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Solution to community’s problems lies in...

Solution to community’s problems lies in dialogue

A great philosopher once stated, “If the spirit of many in body

but one in mind prevails among the people, they will achieve all

their goals, whereas if one in body but different in mind, they can

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achieve nothing remarkable.”

Certainly the proof of this has been clearly demonstrated in the

city of Glendale this year.

In the past few years, the Montrose Family Festival has been a

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blessing for the community, and we owe a debt of gratitude to the

Montrose Merchants Assn. for providing a place for a community

gathering on Thursday evenings. Only after the demise do we realize

the value of the sacrifice made by these merchants.

Unfortunately, the merchants’ association became trapped in the

hard shell of its differences, and was racked by contention.

Unwilling or unable to seek commonality in the minds of the other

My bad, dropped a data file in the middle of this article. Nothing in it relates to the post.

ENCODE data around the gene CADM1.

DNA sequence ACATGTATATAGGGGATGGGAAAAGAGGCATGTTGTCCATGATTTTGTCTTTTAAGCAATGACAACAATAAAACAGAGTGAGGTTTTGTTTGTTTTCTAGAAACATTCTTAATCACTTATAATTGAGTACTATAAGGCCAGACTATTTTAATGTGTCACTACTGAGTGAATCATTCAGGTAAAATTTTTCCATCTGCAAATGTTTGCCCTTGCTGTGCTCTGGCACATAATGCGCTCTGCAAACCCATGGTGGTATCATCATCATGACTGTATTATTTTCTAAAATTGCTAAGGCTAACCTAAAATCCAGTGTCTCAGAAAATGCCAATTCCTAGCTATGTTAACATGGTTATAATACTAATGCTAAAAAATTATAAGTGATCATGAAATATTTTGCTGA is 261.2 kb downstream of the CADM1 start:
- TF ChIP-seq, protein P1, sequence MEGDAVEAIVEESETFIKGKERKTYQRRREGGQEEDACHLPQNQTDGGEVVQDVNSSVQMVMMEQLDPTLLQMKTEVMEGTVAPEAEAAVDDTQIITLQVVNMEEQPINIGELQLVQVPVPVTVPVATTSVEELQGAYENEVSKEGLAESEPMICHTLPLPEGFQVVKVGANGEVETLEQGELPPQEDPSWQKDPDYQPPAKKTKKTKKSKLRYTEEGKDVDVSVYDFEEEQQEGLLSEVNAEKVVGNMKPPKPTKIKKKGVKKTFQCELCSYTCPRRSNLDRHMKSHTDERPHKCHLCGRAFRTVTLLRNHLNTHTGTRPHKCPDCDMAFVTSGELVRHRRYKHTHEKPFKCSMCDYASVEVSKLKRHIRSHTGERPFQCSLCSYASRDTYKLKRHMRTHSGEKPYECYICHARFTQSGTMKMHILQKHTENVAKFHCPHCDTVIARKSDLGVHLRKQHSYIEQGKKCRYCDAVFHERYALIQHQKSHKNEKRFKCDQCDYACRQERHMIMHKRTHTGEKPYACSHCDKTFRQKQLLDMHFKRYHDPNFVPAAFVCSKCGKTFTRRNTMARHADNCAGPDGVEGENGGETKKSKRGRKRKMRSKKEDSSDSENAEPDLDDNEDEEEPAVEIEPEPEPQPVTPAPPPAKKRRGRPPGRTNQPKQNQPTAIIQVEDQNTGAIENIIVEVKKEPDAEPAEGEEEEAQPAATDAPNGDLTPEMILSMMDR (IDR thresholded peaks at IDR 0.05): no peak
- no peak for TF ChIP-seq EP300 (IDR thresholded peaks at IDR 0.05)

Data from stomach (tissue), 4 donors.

members, they distanced themselves from each other until the

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association imploded.

Likewise, the community was unable to come together to commemorate

the tragic losses of the Armenian Genocide. We were unable to express

one in mind about the evil of genocide. Some even implied that

genocide was justified.

Clearly, we passed the opportunity to display a remarkable unity

in the community. This was a chance for Armenians to share a part of

their history with the rest of us. This was a chance for the rest of

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us to seek and understand the hearts of our Armenian friends.

Nor are these examples mentioned as a judgment or criticism of

those involved. The people involved are, after all, friends and

neighbors, many of whom have notable accomplishments for our city.

Nevertheless, life naturally gives rise to many differences,

distinctions and mindsets Trapped in our attachment to these

differences, the inevitable result is contention. What, then, is the